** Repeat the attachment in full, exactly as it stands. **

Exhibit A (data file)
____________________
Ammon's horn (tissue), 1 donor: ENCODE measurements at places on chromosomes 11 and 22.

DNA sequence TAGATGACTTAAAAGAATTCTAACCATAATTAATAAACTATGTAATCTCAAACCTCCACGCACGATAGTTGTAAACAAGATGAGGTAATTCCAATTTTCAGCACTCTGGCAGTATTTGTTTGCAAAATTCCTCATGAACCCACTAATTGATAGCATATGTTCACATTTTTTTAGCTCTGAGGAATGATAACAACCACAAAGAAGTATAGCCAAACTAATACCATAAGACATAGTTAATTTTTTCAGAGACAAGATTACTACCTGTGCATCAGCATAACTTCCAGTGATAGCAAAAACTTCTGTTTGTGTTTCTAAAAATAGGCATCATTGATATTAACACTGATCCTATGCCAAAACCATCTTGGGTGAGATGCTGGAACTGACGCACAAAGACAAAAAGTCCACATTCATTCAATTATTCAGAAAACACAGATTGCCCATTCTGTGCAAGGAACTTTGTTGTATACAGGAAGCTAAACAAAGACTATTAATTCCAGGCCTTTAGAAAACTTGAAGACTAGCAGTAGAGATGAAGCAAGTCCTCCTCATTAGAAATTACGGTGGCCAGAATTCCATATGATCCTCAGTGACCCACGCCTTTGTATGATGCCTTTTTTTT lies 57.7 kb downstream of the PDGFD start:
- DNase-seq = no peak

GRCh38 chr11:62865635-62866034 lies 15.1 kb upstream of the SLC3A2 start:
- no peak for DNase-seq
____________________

Ammon's horn (tissue), 1 donor: ENCODE measurements at places on chromosomes 11 and 22.

DNA sequence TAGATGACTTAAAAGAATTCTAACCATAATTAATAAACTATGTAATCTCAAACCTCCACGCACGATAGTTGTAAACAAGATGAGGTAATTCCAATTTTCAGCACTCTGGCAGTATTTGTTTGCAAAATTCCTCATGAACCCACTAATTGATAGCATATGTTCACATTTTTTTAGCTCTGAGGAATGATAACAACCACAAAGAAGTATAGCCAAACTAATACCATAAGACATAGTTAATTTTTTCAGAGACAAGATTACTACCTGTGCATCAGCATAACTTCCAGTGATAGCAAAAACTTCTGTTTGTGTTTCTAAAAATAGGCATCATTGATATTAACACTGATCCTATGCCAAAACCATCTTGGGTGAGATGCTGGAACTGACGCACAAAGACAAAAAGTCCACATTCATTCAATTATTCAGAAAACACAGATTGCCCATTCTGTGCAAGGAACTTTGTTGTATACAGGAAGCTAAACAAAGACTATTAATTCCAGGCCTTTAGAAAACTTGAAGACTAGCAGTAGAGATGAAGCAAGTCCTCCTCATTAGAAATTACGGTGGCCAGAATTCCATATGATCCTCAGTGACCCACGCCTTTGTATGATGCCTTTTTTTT lies 57.7 kb downstream of the PDGFD start:
- DNase-seq = no peak

GRCh38 chr11:62865635-62866034 lies 15.1 kb upstream of the SLC3A2 start:
- no peak for DNase-seq